Hotel scams: Breakfast
Avoid hotel breakfasts (unless included in the rates)
A continental breakfast usually consists of little more than plain rolls, packaged jelly, and a cappuccino. Mmm, all that bounty for a mere $13. What a deal! If you can, try to get out of paying extra for a lame breakfast and hit a nearby cafe for a much cheaper breakfast alongside the locals.
Six main hotel rip-offs
• the minibar
• the telephone
• the parking garage
• the breakfast
• the laundry service
• the taxesA hotel breakfast usually costs anywhere from $5 to $35 per person, so if you have the option of opting out and getting some of that amount knocked off your hotel bill, you should do so.
Except in British and Irish B&Bs, some farm stays, or a Scandinavian smorgasbord, breakfast normally consists of croissants and/or rolls, maybe some packaged jams, coffee or tea, and some sort of weird European orange drink that tastes likes an early (and, thankfully, discarded) formula for Tang; it's wet, sweet, and vaguely orangey, but it certainly ain't juice.
Heck, you can get the same "hotel breakfast" (minus the definitely-not-Tang) from the corner cafe for $3 or less. Plus, if you patronize the neighborhood joint, you get the chance to rub elbows at the bar with locals on their way to work rather than share a hotel breakfast in a room filled with other tourists.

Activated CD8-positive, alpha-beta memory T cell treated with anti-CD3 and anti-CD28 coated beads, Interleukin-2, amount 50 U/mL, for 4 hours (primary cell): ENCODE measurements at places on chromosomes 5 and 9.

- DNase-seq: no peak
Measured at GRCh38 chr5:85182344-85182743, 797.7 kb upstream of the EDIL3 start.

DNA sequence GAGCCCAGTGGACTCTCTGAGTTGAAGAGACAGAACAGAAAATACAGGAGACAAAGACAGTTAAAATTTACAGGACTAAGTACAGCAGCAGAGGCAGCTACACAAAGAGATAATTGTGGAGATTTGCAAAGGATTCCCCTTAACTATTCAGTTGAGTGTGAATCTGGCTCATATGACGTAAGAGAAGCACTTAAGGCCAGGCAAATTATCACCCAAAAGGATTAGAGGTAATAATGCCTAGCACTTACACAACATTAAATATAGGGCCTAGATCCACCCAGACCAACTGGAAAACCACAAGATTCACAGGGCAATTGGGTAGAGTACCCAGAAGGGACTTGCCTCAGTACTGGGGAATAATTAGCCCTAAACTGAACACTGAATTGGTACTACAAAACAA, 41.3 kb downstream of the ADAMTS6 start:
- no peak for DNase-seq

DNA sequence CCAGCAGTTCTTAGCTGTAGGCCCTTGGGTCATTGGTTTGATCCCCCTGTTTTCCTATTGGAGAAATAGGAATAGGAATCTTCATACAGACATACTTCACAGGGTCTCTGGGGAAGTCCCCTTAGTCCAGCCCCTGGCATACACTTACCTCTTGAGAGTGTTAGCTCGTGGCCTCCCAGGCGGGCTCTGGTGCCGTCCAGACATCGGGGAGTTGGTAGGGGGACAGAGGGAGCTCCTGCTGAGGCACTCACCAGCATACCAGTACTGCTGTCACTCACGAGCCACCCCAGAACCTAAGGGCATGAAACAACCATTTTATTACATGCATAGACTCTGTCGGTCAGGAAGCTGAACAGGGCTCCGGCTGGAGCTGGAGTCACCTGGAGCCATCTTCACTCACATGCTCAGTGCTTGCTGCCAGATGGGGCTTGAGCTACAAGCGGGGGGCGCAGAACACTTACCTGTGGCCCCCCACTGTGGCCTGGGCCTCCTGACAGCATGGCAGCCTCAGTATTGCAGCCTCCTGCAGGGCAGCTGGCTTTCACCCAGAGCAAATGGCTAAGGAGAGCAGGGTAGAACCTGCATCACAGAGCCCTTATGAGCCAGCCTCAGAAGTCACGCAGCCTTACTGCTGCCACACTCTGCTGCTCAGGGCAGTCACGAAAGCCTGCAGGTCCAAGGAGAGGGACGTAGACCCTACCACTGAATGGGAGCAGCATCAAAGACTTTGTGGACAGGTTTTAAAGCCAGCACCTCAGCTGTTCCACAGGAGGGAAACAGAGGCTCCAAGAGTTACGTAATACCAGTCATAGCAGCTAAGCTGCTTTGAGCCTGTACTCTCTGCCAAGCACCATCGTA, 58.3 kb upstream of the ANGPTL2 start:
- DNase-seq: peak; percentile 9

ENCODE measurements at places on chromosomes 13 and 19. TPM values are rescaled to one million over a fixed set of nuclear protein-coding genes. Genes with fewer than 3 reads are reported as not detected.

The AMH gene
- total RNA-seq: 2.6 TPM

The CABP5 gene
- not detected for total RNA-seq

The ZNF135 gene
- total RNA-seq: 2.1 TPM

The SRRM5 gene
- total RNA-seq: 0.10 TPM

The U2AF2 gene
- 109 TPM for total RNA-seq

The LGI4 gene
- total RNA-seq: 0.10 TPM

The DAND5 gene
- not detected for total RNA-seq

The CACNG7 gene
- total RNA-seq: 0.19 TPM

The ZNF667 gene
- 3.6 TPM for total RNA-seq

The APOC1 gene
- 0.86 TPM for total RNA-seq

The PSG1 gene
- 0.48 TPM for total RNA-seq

Only on very rare occasions and in the very cheapest hotels do they charge you as little for breakfast as the local cafe would.
Now I know that some hotels lay on a much more impressive spread—slices of ham, cheese, teensy boxes of cold cereal, even hot prepared foods like eggs and grilled breakfast meats (either of which is a sure sign the hotel is catering to Americans who would rather not be in a foreign country after all)—but even that is truly not worth the added expense. Skip it, hit the local bar, and get on with your day quickly and, dare I say, more authentically. (This often doesn't apply at beach resorts, which are little self-contained islands of commerce with no local options readily available.
I do, of course, make exception for the occasional full fry-up in Britain or Ireland, those hearty farm breakfasts, and the Swedish smorgasbord. Not for every morning, mind you (your cholesterol count probably couldn't take it), but on occasion.
However, if your hotel insists that breakfast is included in the rate and you cannot opt out, then you have carte blanche to bring your daypack down to breakfast with you and load it up with enough extra food to make at least a decent mid-morning snack if not a light picnic lunch out of it.
After all, the hotel did insist, and you are paying through the nose for it. Just don't be obvious about it; for some reason, they seem to frown upon this act of nonviolent protest.